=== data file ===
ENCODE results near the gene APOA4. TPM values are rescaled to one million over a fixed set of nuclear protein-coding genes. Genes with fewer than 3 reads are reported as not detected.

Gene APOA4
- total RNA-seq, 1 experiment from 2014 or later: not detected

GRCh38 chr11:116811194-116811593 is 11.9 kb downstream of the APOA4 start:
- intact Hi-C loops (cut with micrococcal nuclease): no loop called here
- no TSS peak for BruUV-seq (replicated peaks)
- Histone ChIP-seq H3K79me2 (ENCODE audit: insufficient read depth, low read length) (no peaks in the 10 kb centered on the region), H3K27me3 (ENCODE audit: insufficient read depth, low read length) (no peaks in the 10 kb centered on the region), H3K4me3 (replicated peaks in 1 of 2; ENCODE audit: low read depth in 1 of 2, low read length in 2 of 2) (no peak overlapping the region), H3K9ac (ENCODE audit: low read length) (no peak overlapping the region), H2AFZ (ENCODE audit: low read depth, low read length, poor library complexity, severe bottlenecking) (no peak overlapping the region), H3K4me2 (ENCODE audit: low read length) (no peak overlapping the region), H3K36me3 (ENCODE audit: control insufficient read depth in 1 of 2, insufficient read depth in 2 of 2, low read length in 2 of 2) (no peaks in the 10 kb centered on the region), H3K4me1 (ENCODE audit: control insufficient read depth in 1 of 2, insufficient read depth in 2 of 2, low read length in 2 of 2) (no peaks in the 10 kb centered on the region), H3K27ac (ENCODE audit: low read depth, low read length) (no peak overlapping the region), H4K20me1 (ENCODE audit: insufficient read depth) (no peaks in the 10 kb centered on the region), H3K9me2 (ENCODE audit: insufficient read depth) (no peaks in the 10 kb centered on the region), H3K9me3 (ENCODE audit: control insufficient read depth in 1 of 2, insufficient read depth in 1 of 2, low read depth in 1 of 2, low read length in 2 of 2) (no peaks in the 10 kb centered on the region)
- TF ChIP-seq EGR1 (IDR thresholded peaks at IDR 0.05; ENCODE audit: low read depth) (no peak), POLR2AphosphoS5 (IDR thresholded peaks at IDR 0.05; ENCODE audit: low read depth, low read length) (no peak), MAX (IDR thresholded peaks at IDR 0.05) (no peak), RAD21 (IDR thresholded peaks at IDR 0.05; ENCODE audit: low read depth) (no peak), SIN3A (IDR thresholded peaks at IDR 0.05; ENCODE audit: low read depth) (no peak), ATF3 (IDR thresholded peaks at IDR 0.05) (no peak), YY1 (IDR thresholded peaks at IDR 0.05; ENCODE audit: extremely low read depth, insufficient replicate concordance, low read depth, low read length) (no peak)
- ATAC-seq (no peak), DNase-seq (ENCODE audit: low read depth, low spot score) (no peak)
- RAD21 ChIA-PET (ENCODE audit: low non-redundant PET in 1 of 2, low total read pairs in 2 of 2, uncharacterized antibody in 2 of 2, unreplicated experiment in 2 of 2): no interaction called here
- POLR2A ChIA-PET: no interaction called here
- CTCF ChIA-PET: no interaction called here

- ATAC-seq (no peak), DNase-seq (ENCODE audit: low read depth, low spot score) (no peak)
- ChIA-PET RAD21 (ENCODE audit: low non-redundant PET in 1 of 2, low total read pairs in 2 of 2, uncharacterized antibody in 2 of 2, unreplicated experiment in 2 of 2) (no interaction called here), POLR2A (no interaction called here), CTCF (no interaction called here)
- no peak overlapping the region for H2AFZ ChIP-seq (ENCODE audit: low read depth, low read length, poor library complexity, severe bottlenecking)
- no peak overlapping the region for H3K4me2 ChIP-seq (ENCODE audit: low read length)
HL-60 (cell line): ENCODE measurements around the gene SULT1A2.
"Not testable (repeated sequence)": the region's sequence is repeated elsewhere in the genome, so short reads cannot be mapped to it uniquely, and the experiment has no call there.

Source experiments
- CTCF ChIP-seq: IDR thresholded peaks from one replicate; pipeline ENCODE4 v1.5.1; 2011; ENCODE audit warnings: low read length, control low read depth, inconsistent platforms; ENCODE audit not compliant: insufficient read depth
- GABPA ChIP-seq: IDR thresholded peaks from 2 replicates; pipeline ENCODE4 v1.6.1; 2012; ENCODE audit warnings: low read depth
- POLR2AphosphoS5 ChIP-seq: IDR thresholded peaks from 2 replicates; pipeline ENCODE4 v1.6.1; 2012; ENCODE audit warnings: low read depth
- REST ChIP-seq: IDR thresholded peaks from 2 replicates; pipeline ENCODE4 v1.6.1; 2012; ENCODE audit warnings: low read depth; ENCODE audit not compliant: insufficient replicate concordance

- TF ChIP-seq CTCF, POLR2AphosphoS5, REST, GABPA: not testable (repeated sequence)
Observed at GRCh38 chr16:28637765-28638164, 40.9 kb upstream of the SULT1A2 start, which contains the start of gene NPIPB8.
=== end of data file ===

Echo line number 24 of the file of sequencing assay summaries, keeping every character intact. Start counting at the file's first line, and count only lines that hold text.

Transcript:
- TF ChIP-seq CTCF, POLR2AphosphoS5, REST, GABPA: not testable (repeated sequence)